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The Supreme Court’s Ruling On Vaccine Mandates Is Frighteningly Weak

Justices Roberts and Kavanaugh both acquiesced in the Biden Department of Health and Human Services’ power grab.

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It’s long been axiomatic in the legal profession that tough facts make bad law. Yesterday’s forked decisions from the Supreme Court in two vaccine mandate cases now add a corollary to that principle: Quick cases make milquetoast opinions.

The Supreme Court heard the Occupational Safety and Health Administration and Medicare/Medicaid mandate cases in tandem on an expedited basis last Friday. Although court observers expected lightning-fast decisions, the opinions in National Federation of Independent Business v. Department of Labor and Biden v. Missouri didn’t drop until Jan. 13.

The high court issued both decisions as per curium, or “by the court,” unsigned opinions, with a 6-3 majority staying the OSHA de facto vaccine mandate in National Federation and a 5-4 majority in Biden v. Missouri allowing the Center for Medicare and Medicaid Services’ rule requiring vaccines for medical facility workers to take effect. Justices John Roberts and Brett Kavanaugh switched sides to join the court’s leftist members in the Medicare/Medicaid case, with Justice Clarence Thomas and Justice Samuel Alito issuing separate dissents joined by Justices Amy Coney Barrett and Neil Gorsuch in Biden v. Missouri.

In National Federation, the six-justice majority entered a stay to prevent OSHA’s “emergency temporary standard,” requiring employers with 100 or more employees to either compel their employees to become vaccinated or to test weekly for Covid and wear masks at work, from going into effect. The court concluded that­ the employers, states, and other entities and individuals challenging the rule were “likely to succeed on the merits of their claim that the Secretary lacked authority to impose the mandate.”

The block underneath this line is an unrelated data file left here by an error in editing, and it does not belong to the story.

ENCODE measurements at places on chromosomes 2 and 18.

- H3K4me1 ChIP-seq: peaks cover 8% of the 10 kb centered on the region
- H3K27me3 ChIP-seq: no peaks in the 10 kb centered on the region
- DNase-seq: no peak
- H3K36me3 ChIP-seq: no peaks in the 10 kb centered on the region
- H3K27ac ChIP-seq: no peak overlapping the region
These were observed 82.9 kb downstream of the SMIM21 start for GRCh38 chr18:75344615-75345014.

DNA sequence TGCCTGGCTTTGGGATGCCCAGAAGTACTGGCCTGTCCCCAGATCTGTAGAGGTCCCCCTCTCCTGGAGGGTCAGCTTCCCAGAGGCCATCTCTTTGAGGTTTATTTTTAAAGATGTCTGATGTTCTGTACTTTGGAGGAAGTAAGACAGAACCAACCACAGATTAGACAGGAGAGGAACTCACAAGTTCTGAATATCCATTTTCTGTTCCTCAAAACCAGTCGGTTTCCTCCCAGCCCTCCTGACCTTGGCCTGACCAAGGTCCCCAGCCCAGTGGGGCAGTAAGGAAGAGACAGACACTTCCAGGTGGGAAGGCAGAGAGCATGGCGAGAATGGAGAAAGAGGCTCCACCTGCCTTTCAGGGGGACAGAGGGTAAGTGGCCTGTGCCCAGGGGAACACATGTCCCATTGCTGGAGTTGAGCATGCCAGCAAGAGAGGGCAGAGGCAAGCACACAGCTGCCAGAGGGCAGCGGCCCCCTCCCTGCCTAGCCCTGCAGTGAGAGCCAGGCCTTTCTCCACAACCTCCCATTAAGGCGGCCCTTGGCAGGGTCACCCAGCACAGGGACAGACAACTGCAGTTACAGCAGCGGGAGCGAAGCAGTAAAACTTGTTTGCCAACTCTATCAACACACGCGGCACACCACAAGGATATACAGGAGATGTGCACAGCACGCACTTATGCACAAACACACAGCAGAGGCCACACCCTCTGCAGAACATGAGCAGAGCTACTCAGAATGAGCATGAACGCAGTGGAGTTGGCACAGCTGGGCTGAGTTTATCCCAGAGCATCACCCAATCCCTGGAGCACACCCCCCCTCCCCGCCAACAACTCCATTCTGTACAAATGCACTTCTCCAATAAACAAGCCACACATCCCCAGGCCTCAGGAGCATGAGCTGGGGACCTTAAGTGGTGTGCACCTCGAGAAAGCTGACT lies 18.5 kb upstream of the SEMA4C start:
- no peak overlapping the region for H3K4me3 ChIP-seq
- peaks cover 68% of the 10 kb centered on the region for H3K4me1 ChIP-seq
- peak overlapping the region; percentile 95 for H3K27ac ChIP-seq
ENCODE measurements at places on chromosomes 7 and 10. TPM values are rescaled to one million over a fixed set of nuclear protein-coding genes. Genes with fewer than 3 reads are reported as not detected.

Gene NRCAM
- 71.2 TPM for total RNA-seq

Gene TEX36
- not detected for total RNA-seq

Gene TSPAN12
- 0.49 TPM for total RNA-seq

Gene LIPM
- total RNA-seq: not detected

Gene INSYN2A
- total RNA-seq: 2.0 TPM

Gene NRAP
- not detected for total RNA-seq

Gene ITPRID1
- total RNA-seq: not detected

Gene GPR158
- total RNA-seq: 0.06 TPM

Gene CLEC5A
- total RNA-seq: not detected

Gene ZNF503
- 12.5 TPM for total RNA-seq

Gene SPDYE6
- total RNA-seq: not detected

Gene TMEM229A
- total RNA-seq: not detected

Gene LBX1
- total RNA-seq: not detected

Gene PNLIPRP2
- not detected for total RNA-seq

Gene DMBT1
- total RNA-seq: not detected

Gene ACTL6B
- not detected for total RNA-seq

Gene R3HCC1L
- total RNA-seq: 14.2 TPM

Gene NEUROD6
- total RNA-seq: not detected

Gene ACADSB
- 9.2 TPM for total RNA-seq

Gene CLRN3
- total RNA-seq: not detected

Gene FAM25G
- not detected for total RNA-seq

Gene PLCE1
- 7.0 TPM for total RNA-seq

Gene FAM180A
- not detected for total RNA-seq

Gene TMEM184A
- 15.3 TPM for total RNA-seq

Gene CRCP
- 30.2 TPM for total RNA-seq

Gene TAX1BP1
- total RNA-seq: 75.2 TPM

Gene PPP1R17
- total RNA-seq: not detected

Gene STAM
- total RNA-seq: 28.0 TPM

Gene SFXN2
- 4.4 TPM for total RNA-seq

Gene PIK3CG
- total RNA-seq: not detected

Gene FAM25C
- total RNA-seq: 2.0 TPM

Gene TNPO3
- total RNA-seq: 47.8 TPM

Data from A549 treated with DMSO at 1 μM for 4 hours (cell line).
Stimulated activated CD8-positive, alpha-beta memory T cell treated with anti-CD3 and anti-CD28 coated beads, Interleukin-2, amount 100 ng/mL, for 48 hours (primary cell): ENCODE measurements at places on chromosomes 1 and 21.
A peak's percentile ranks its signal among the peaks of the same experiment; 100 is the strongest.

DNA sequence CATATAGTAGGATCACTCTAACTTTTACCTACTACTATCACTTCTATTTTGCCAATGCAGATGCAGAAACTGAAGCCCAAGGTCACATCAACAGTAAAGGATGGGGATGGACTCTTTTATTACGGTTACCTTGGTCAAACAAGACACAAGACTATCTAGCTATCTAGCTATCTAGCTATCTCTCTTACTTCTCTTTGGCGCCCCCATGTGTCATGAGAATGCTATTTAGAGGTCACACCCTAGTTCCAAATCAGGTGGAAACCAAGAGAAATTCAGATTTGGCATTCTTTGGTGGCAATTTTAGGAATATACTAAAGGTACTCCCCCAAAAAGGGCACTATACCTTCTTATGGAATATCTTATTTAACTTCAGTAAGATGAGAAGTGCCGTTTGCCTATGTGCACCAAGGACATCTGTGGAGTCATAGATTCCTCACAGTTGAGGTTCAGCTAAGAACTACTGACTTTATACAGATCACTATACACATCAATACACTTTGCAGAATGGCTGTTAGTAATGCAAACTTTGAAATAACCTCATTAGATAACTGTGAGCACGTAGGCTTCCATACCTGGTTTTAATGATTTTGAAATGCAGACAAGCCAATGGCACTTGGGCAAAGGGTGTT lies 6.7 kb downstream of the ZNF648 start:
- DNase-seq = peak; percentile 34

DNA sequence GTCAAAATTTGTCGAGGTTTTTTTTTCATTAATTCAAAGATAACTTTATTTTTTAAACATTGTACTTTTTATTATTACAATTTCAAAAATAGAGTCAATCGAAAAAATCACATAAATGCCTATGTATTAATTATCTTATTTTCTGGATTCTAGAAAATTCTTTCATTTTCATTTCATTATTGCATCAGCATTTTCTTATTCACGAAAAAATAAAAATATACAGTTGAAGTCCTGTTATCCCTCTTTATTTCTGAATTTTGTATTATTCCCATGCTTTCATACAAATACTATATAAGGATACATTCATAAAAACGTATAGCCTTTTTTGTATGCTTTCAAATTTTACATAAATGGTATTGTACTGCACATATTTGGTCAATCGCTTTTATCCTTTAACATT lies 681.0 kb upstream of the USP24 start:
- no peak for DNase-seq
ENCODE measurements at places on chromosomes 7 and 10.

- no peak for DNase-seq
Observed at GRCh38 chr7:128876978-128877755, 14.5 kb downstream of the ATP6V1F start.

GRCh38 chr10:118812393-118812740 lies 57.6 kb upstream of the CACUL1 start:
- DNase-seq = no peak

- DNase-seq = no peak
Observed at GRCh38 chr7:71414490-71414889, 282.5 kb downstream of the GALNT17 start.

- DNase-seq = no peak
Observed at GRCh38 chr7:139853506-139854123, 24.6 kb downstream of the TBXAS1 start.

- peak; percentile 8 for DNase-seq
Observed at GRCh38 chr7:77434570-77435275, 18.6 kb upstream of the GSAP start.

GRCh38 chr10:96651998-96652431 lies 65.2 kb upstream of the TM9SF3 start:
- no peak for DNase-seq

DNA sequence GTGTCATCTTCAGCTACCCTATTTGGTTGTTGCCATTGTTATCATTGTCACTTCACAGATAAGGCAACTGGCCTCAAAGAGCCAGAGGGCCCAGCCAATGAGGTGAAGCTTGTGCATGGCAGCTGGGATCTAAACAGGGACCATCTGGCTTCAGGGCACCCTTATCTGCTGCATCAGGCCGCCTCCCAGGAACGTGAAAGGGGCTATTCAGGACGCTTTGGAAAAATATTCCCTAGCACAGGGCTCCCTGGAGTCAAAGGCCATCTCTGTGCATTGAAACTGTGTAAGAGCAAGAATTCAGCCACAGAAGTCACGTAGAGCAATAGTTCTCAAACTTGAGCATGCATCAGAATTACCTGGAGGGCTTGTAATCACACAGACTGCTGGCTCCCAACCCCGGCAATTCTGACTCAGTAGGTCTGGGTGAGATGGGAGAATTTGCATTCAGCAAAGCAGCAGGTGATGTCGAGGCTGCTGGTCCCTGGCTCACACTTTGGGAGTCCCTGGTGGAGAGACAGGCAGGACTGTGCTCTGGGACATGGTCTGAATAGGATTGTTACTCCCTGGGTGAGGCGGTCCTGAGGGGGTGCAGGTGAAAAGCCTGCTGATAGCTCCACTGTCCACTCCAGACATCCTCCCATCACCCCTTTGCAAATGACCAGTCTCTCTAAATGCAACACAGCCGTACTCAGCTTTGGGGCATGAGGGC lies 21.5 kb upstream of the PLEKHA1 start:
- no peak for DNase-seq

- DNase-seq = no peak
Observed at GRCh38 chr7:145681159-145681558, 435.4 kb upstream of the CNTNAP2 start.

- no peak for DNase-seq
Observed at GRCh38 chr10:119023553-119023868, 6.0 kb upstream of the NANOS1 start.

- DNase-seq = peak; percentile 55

The nine-page majority opinion methodically detailed the backdrop to the Biden administration’s OSHA work-around and the procedural history. That saw the case going from the Fifth Circuit, where the federal appellate court had stayed the rule, to the Sixth Circuit, where after all of the cases challenging the rule were joined the Cincinnati-based court removed the stay.

After laying out these details, the National Federation court then analyzed the rule at issue and concluded that the challenge to OSHA’s emergency vaccine mandate was likely to succeed because the federal agency “lacked authority to impose the mandate.”

While correct, the majority opinion said little of matter. Yes, “administrative agencies are creatures of statute” and “have only the authority that Congress has provided.” And, no, in passing the Occupational Safety and Health Act in 1970, Congress did not plainly authorize OSHA “to order 84 million Americans to either obtain a COVID–19 vaccine or undergo weekly medical testing at their own expense.”

Merely adding that OSHA’s rule was “no ‘everyday exercise of federal power,’ but “instead a significant encroachment into the lives—and health—of a vast number of employees” that required Congress to “speak clearly” provided little upgrade to the opinion: Given the breadth of the overreach and the offense to our constitutional republic, passion was required, not pedanticism.

Justice Gorsuch’s concurrence, joined by Justices Thomas and Alito, dabbled more directly in first things, from the separation of powers to federalism to self-governance.

“There is no question that state and local authorities possess considerable power to regulate public health,” Gorsuch began, before stressing that “the federal government’s powers, however, are not general but limited and divided.” Thus, the federal government must both “invoke a constitutionally enumerated source of authority” and “act consistently with the Constitution’s separation of powers.”

On this latter point, Gorsuch provided a much-needed exposition. Article I of the U.S. Constitution provides that “the national government’s power to make laws” belongs “with the people’s elected representatives.” If Congress seeks to provide its legislative powers to unelected officials, Justice Gorsuch continued, it must do so clearly and purposefully.

“But the Constitution imposes boundaries here,” he stressed, for “if Congress could hand off all its legislative powers to unelected agency officials, it ‘would dash the whole scheme’ of our Constitution and enable intrusions into the private lives and freedoms of Americans by bare edict rather than only with the consent of their elected representatives.”